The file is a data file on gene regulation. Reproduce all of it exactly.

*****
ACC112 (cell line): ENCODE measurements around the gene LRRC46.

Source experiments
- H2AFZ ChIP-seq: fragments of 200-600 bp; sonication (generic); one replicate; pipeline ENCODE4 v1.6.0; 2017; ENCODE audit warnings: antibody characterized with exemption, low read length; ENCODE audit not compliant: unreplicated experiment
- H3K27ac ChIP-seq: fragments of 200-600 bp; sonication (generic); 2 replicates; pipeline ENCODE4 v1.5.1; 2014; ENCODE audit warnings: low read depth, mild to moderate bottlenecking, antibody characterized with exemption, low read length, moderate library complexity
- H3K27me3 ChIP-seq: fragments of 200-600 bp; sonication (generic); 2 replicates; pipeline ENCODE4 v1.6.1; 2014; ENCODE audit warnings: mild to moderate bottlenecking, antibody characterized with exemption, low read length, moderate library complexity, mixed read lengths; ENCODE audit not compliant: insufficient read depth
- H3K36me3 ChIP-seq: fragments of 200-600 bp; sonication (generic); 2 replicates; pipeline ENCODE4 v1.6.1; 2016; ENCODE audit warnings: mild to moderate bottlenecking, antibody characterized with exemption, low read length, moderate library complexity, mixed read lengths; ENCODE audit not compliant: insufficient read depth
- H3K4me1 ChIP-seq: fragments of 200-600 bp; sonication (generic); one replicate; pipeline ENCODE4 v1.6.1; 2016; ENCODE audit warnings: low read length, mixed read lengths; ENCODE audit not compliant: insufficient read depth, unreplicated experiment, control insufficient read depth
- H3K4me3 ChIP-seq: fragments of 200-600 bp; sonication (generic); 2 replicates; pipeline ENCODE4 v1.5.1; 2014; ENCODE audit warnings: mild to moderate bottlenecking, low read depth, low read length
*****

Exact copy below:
ACC112 (cell line): ENCODE measurements around the gene LRRC46.

Source experiments
- H2AFZ ChIP-seq: fragments of 200-600 bp; sonication (generic); one replicate; pipeline ENCODE4 v1.6.0; 2017; ENCODE audit warnings: antibody characterized with exemption, low read length; ENCODE audit not compliant: unreplicated experiment
- H3K27ac ChIP-seq: fragments of 200-600 bp; sonication (generic); 2 replicates; pipeline ENCODE4 v1.5.1; 2014; ENCODE audit warnings: low read depth, mild to moderate bottlenecking, antibody characterized with exemption, low read length, moderate library complexity
- H3K27me3 ChIP-seq: fragments of 200-600 bp; sonication (generic); 2 replicates; pipeline ENCODE4 v1.6.1; 2014; ENCODE audit warnings: mild to moderate bottlenecking, antibody characterized with exemption, low read length, moderate library complexity, mixed read lengths; ENCODE audit not compliant: insufficient read depth
- H3K36me3 ChIP-seq: fragments of 200-600 bp; sonication (generic); 2 replicates; pipeline ENCODE4 v1.6.1; 2016; ENCODE audit warnings: mild to moderate bottlenecking, antibody characterized with exemption, low read length, moderate library complexity, mixed read lengths; ENCODE audit not compliant: insufficient read depth
- H3K4me1 ChIP-seq: fragments of 200-600 bp; sonication (generic); one replicate; pipeline ENCODE4 v1.6.1; 2016; ENCODE audit warnings: low read length, mixed read lengths; ENCODE audit not compliant: insufficient read depth, unreplicated experiment, control insufficient read depth
- H3K4me3 ChIP-seq: fragments of 200-600 bp; sonication (generic); 2 replicates; pipeline ENCODE4 v1.5.1; 2014; ENCODE audit warnings: mild to moderate bottlenecking, low read depth, low read length